Mark Shea: Signalling virtue, versus virtue

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So if a person gives money to a beggar because the beggar needs money and not to be noticed doing it, he is being virtuous, not virtue signaling.
So if a person gives money to a beggar because the beggar needs money and not to be noticed doing it, he is being virtuous, not virtue signaling.

Much is made these days of “virtue-signalling”.

Most people, by “virtue-signaling”, mean more or less what Jesus is getting at when he says:

“Beware of practicing your piety before men in order to be seen by them; for then you will have no reward from your Father who is in heaven. Thus, when you give alms, sound no trumpet before you, as the hypocrites do in the synagogues and in the streets, that they may be praised by men. Truly, I say to you, they have their reward. But when you give alms, do not let your left hand know what your right hand is doing, so that your alms may be in secret; and your Father who sees in secret will reward you.” (Matthew 6:1-4)

They may not always add the theological dimension, but pretty much everybody agrees that doing good things in order to show off how good you are and earn applause is bad.

That is not, of course, something you have to be a believer to do. All in-groups have their own forms of piety and therefore all in-groups have their own temptations to do the right things for the wrong reasons.

People with no temptation to ostentatiously veil for Mass or make a big thing about reminding others how much they tithe to their parish (because they are unbelievers who don’t care about the approval of Catholics) can still seek the applause of their peers they do care about by bragging about recycling, or using people they “help” as props for their ego, or doing whatever good thing their peers care about in order to gain prestige, social leverage, or power.

All such actions are virtue signaling, because they are done, not to do good for others, but to be seen and praised. They are fundamentally selfish acts, even when they are accidentally helpful to others.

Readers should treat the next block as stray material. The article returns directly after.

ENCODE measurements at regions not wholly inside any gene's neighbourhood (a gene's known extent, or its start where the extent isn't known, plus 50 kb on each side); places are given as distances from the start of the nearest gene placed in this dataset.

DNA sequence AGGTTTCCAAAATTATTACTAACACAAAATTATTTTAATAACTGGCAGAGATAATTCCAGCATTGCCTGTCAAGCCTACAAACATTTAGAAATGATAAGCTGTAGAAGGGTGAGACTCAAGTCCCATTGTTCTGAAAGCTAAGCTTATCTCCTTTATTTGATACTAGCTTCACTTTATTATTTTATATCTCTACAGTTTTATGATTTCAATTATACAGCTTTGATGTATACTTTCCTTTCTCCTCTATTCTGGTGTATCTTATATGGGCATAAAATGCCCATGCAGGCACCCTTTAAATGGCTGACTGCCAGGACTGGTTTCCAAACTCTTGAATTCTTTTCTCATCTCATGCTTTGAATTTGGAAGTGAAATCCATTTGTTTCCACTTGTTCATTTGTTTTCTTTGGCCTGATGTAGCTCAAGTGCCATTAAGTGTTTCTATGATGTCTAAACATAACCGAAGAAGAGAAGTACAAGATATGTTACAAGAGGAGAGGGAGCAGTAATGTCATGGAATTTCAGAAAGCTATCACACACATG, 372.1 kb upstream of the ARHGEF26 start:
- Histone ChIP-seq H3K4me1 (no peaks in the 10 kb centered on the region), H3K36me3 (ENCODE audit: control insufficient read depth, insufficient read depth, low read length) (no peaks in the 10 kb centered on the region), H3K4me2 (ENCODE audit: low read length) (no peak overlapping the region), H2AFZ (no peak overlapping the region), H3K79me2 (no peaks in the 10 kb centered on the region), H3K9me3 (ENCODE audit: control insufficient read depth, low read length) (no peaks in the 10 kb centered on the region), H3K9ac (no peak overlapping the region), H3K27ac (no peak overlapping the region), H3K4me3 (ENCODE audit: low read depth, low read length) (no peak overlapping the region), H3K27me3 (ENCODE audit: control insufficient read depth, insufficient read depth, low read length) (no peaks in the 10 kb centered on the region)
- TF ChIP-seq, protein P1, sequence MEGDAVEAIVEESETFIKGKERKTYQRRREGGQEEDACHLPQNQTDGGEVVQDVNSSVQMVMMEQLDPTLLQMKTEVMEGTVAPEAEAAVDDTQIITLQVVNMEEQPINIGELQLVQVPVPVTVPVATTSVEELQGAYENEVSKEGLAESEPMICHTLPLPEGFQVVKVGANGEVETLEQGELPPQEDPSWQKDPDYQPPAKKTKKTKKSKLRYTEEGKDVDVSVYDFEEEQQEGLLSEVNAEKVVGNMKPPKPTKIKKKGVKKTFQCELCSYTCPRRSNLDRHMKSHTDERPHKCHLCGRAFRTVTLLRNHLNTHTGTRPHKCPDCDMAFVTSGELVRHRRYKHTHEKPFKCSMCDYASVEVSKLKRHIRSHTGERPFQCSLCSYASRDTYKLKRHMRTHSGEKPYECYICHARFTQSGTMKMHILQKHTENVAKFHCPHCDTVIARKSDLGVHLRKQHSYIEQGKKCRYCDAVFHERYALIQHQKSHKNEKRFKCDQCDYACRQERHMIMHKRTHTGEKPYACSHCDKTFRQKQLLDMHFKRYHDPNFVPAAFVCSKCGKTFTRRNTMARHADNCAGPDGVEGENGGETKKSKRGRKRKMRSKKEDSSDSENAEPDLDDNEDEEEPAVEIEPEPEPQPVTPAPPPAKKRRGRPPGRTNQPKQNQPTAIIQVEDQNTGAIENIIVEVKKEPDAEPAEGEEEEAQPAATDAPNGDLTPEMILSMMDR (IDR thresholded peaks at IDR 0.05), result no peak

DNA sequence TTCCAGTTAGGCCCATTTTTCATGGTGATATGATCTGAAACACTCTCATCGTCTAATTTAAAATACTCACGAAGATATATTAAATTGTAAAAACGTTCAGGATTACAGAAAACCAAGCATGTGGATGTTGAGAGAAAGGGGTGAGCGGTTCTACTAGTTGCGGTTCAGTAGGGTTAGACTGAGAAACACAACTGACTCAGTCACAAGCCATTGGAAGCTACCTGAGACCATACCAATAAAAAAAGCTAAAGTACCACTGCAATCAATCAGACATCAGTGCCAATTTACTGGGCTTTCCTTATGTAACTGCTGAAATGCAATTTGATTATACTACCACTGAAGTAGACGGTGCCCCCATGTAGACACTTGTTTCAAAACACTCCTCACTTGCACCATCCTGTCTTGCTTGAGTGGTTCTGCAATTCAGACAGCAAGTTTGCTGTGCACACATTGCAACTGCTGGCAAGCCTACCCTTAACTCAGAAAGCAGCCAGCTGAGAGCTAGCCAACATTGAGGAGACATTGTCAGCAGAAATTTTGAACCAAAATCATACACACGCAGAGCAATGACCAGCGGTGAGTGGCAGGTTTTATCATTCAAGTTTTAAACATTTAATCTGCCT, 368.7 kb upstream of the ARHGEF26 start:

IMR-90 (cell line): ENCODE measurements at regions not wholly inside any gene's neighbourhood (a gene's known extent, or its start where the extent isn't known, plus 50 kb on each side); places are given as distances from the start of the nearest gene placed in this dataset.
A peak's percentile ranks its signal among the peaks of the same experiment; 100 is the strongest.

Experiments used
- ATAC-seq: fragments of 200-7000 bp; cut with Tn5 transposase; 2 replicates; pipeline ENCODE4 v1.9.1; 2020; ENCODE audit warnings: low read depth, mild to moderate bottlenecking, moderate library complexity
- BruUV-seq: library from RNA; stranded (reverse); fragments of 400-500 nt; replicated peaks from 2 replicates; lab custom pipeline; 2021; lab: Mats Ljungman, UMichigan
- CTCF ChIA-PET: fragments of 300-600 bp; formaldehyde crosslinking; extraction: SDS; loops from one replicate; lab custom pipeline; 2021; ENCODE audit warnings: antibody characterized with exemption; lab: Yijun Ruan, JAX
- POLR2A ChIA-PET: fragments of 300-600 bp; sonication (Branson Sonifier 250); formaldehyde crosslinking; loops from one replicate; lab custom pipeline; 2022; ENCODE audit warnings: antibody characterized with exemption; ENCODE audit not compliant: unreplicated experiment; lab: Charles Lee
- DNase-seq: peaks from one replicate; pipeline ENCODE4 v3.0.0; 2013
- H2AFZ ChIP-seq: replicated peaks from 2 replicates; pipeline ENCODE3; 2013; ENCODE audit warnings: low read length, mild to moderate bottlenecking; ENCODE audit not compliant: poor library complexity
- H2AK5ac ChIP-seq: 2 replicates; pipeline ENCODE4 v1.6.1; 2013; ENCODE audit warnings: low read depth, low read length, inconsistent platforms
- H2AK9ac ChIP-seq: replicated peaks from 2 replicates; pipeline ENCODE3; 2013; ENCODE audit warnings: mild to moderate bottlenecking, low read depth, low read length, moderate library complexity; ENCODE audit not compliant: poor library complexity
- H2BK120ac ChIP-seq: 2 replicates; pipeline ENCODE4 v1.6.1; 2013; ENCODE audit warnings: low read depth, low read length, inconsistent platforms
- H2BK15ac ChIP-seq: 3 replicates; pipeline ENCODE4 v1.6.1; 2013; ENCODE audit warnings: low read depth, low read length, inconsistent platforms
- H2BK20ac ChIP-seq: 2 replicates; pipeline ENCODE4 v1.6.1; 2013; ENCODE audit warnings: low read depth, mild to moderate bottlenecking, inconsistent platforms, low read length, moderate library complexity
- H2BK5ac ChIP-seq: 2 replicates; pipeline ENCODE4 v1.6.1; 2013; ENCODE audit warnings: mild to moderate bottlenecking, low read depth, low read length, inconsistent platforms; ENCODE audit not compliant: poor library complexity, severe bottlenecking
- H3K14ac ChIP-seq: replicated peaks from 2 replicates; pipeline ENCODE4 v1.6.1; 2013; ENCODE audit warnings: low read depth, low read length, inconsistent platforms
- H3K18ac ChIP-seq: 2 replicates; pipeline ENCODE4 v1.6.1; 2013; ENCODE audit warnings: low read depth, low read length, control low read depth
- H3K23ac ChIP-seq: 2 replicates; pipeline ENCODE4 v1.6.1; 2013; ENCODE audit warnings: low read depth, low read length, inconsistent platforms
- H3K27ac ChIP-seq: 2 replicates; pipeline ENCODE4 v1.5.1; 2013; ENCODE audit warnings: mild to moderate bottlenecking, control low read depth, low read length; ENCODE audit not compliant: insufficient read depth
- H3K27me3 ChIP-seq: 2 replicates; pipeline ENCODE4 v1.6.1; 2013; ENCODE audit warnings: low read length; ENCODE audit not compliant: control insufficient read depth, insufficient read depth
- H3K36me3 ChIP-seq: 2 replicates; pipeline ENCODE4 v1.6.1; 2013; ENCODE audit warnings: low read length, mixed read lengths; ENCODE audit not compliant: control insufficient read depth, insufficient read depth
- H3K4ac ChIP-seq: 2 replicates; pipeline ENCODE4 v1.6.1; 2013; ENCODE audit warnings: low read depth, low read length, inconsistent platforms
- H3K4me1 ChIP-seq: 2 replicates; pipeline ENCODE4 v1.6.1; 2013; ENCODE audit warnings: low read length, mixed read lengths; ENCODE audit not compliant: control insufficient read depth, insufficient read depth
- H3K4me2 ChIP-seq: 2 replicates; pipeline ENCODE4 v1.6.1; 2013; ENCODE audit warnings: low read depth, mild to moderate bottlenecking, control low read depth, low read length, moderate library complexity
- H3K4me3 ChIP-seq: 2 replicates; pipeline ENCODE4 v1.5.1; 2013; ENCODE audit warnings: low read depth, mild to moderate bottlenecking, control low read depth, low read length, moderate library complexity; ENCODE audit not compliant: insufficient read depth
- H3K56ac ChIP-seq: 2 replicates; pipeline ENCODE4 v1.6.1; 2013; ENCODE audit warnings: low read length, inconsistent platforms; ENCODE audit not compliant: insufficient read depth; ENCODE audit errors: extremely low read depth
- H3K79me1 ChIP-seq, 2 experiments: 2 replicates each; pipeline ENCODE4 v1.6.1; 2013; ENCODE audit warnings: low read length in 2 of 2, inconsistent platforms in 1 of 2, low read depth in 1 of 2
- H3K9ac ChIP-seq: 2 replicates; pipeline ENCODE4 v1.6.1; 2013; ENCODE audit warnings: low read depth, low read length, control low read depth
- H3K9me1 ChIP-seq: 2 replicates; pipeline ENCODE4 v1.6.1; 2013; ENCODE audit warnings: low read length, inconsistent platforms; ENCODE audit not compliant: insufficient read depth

But here’s the thing: at the end of the day, it depends entirely on knowing the interior motivation of the person doing the good act to know whether such acts are virtue signaling. Merely doing something good publicly is not virtue signaling. Only doing some public good in order to be seen and praised for it is virtue signaling.

“So we are often told that Politician X or Movie Star Y are “virtue signaling” … But when we really interrogate that accusation, we often find that the accuser has no evidence for their claim beyond, ‘I just don’t like that person, so I’m assuming they are acting out of selfish motives.'”

So if a person gives money to a beggar because the beggar needs money and not to be noticed doing it, he is being virtuous, not virtue signaling.

If a movie star saves a drowning girl because she was drowning and not because paparazzi might photograph him being a hero, he was being virtuous, not virtue signaling.

This matters because many people charge others with virtue signaling when they are actually being virtuous. Indeed, many people denigrate genuine virtue as virtue signaling merely because they hate the virtuous person and want to tear them down no matter what good they do.

So we are often told that Politician X or Movie Star Y are “virtue signaling” if they support some charity or do some good thing.

But when we really interrogate that accusation, we often find that the accuser has no evidence for their claim beyond, “I just don’t like that person, so I’m assuming they are acting out of selfish motives.”

C.S. Lewis warns of the spiritual danger of this way of thinking:

“Suppose one reads a story of filthy atrocities in the paper. Then suppose that something turns up suggesting that the story might not be quite true, or not quite so bad as it was made out. Is one’s first feeling, ‘Thank God, even they aren’t quite so bad as that,’ or is it a feeling of disappointment, and even a determination to cling to the first story for the sheer pleasure of thinking your enemies are as bad as possible? If it is the second then it is, I am afraid, the first step in a process which, if followed to the end, will make us into devils. You see, one is beginning to wish that black was a little blacker. If we give that wish its head, later on we shall wish to see grey as black, and then to see white itself as black. Finally we shall insist on seeing everything – God and our friends and ourselves included – as bad, and not be able to stop doing it: we shall be fixed for ever in a universe of pure hatred.”

And this leads to another form of spiritual danger we will discuss next time: vice signaling.

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